The European Commission has released a new priority list of digital agenda actions, one in a series of a periodic “stock-taking” exercises. In this post, Jonathan Liebenau and Silvia Elaluf-Calderwood of the LSE Network Economy Forum review the main points and offer some critical comments on the future of digital Europe.
In the current “Digital ‘to-do’ list: new digital priorities for 2013-2014” released shortly before Christmas, seven priorities are identified as the ones that place emphasis on “the most transformative elements of the original 2010 “Digital Agenda for Europe”. The seven items range widely and imply different policy instruments. While the broad ambitions are recognizable as European ambitions and the general scope has not changed in over a decade, each restatement of goals deserves scrutiny for indications of shifts in attitudes that might affect resource allocations, regulatory practices and alterations in coordination actions.
“New adopted priorities”
1. Create a new and stable broadband regulatory environment
2. New public digital service infrastructures through Connecting Europe Facility
The first, to “create a new and stable broadband regulatory environment” may be the most contentious, partly because the battleground has been fought over with a sense of desperation during the past few years and because there are few finely honed policy instruments. The currently preferred European Commission terminology for the U.S. euphemism, “net neutrality” is “non-discriminatory network access”, and that is supposed to be strengthened, along with a new costing methodology for wholesale access. An additional ambition for net neutrality in an unspecified European context is also included. Perhaps the most intriguing proposal is for “mechanisms for reducing the civil engineering costs of broadband roll-out. This ambition is linked to the second priority, which addresses public service infrastructure in relation to deficiencies in the European single market in relation to functions such as electronic identity, business mobility and procurement.
3. Launch Grand Coalition on Digital Skills and Jobs
The third priority revealingly conflates two disparate ambitions: to shift skills in the labor market towards ICT and to “make Europe ‘start-up friendly’.” Here the Commission envisages coordination activities and action plans to deliver what subsidies and labor market practices have failed to do.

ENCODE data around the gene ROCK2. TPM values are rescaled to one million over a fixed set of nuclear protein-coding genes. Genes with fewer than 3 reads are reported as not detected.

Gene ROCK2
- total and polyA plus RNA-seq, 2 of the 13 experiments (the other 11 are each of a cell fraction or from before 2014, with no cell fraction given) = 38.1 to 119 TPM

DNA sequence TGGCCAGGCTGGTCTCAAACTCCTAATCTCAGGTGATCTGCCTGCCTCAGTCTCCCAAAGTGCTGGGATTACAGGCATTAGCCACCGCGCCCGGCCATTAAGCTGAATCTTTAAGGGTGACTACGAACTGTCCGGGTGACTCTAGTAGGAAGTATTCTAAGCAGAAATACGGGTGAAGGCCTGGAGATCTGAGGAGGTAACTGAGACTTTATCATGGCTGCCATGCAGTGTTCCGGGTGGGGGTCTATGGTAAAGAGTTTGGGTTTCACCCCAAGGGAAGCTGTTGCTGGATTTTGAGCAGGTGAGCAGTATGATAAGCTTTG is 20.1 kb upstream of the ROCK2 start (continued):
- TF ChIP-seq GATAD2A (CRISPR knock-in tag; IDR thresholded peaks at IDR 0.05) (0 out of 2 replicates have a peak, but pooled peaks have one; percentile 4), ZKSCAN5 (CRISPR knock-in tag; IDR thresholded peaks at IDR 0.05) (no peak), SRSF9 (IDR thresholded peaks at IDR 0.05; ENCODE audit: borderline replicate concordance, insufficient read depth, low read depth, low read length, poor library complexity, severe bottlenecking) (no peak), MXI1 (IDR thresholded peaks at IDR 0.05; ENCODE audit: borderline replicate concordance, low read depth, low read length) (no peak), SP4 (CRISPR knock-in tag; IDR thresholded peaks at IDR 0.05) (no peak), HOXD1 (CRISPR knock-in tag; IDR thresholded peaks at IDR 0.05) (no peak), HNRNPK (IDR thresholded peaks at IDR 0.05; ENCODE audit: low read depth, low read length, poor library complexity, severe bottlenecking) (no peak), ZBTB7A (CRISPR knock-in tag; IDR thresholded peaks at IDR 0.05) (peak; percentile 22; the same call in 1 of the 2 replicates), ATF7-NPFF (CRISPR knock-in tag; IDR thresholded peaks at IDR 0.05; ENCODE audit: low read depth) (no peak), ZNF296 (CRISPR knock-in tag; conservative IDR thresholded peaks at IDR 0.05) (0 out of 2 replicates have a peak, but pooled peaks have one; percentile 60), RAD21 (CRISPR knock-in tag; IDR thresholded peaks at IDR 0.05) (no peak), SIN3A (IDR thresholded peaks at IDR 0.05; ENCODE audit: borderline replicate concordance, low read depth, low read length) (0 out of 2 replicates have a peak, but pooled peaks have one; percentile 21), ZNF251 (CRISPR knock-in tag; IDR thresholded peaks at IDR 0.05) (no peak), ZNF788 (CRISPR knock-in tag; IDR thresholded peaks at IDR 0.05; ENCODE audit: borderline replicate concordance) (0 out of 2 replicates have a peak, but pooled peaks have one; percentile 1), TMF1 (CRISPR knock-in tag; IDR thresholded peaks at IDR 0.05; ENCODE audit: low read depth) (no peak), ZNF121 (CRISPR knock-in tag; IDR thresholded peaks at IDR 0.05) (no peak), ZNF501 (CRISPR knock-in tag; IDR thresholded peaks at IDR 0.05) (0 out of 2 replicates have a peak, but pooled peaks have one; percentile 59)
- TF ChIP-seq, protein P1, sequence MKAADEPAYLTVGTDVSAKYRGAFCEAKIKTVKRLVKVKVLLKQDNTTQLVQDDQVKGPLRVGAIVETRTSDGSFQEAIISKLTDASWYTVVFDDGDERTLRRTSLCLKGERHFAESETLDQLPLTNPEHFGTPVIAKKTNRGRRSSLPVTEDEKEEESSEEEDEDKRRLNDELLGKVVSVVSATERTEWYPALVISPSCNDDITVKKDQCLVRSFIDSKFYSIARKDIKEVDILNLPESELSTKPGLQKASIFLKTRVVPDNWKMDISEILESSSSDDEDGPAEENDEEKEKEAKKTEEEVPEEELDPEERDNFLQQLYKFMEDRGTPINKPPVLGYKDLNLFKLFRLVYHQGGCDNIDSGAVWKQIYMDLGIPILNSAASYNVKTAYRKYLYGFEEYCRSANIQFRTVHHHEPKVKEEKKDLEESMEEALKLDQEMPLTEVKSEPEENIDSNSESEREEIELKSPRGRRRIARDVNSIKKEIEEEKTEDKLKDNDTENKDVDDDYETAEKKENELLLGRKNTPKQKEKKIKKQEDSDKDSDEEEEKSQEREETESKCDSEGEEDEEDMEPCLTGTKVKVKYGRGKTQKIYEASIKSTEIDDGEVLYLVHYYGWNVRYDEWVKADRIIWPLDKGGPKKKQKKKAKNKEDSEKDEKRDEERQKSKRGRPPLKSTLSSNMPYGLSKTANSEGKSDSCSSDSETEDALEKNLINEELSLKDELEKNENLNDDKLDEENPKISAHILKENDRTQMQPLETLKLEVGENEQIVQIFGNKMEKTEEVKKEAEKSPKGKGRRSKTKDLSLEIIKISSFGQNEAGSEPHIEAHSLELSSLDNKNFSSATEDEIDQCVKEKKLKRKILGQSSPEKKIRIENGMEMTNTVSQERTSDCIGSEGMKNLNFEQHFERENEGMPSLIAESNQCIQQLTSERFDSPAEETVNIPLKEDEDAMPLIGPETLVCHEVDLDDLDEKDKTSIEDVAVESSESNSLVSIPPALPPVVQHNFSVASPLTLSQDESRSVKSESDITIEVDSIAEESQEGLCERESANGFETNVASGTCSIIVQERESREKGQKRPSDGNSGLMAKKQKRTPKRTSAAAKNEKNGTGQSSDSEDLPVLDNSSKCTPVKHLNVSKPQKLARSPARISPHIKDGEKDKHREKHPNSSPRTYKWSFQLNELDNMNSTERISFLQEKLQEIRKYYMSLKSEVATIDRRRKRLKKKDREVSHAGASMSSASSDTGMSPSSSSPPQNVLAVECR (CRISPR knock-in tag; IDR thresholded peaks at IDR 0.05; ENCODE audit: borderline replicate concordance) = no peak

4. Propose EU cyber-security strategy and Directive
5. Update EU’s Copyright Framework
The fourth and fifth sections address longstanding concerns of the ICT community, cyber-security and intellectual property and appear modest and routine in their ambitions. They are, for the most part, uncontroversial but do align the Commission with some contentious approaches, such as promoting specific kinds of privacy-by-design products and the details of modernizing copyright in ways that clarify fair use principles.
6. Accelerate cloud computing through public sector buying power
7. Launch new electronics industrial strategy
The sixth and seventh goals are straightforward matters that relate to public procurement for cloud computing and extending targeted industrial strategy for the electronics sector. The first of these is largely in the hands of governments, most of which are well along in the path towards upgrading IT functionality, in familiar ways, through new-generation cloud services. The second could either mean trade restrictions that are already illegal or unpopular, or more of the same with regards to continued applications of existing industrial policy instruments such as subsidized incubators and accelerated infrastructure investments.
This is a mix of uncontroversial, highly contentious and ambitiously aspirational projects. Some, such as a new costing methodology for wholesale access to broadband markets and e-ID, involve tinkering with decades-long issues that should not any longer be regarded as optimization problems. They should be seen as mobilizing highly politicized regulatory instruments that inevitably favor some stakeholders at the expense of others.
The goals associated with the labor market are especially concerning, given the mismatch between the supposed scale of the ambitions, “avoiding one million ICT jobs going unfilled”, and the real policy tools the Commission has. This priority, perhaps more than others, misinterprets what markets are supposed to do, in this case using relative wages to induce specific skills development, and what governments can do, such as ensuring that basic education through high school is very well delivered.
The last “new priority” is the most long in the tooth and conjures up images of forlorn or at best modestly successful ventures over the past few decades. While the Sophia Antipolis (Nice) and Grenoble clusters of micro- and nano-electronics are at best modestly successful after massive French state investment, Britain abolished its regional development agencies last year, amid criticisms that this sort of targeting ought not to be government’s business. Other initiatives around Europe for similar clusters of innovation have mixed results. Many of the innovation efforts in the ICT/optics sectors are focused on creating hardware technologies (e.g. fibre optics). However, they fail to bring resources and expertise for the development of the service and consumer area, where most of Europe’s digital economy profits are concentrated. An exception is Germany with its service innovation hubs in Berlin creating a wide range of digital products and services in encryption and new media.
This post originally appeared on the LSE Network Economy Forum blog on 4 February 2013.